The diamond occurs here in variously colored clays, which lie in a trench 40 meters deep, 60 to 80 meters wide, and 500 meters long, somewhat resembling a deep railway cutting. These clays are distinctly bedded, being inclined 50º to the east, and regularly and conformably interbedded with them are beds of itacolumite inclined at the same angle. All the strata, the clays as well as the itacolumite, are penetrated by numerous small veins filled for the greater part with quartz (rock-crystal), rutile, and hematite.

The yield of diamonds from these clays was very variable, but on the whole the deposit was considered poor. Tschudi, who visited the place in 1860, reported that in his presence forty-four carats were obtained in two hours, while on another occasion only ten small stones were found in twelve tons of material. The associated minerals are the same as elsewhere, the three just mentioned being especially abundant. It is a noteworthy fact, that where the associated minerals occurred in abundance there diamonds were plentiful, but where, on the other hand, the minerals were present to only a sparing extent, diamonds also were hard to find.

The minerals associated with the diamond are present at this locality in less proportion than in the ordinary "cascalho" or "gurgulho," and the same is true also of the diamond itself. As has already been mentioned, the minerals, which occur most frequently, are quartz, hematite, and rutile, other oxides of iron and of titanium, tourmaline, etc. All are found, like the diamond itself, in perfectly sharp crystals. Even the softest of the minerals found here have preserved intact the sharpness and angularity of their edges and corners. None show any indication of having been transported by running water.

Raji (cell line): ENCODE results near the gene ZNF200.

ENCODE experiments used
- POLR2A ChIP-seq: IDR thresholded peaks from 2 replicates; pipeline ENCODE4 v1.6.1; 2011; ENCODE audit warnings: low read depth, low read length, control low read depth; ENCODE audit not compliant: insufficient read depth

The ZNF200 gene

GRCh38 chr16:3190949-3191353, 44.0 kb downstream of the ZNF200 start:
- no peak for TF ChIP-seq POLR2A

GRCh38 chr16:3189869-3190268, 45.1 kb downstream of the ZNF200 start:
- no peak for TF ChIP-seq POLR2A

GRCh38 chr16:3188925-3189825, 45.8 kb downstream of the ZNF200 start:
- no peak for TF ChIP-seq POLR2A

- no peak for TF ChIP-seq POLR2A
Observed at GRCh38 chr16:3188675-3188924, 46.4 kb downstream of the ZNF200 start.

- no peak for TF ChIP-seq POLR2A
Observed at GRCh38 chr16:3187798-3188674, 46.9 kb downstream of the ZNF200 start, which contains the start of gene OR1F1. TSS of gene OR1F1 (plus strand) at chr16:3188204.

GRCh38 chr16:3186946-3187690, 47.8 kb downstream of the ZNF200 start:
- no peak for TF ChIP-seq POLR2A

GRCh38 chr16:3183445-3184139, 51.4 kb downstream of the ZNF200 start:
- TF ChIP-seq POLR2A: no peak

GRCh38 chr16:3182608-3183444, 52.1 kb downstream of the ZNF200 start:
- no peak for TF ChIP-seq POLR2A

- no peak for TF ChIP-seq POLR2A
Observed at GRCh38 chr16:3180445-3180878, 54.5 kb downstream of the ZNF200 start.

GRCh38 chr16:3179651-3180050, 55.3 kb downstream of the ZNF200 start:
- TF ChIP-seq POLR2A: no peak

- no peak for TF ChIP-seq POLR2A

These circumstances have led those who have personally investigated the deposit, namely, Orville A. Derby and Gorceix, to the conclusion that here, in these beds, the diamond is seen in its original home, and that here, in the quartz-veins by which the rocks are penetrated, it slowly took on the shape and form in which we now know it. Although no diamond has ever been found actually in a quartz-vein, yet the minerals associated with it occur in such situations with great frequency, and their constant association with the diamond, not only here but at all other localities of Minas Geraes, seems to point to a common origin for both. The fact that the diamond itself has never been found in a quartz-vein may perhaps be explained by the extreme rarity of its occurrence as compared with that of other minerals. The clays in which the precious stone lies, are decomposition products of the rocks which were originally penetrated by the quartz-veins, and which, like the surrounding schistose rocks, have been reduced to their present state of disintegration by exposure to the action of weathering agencies.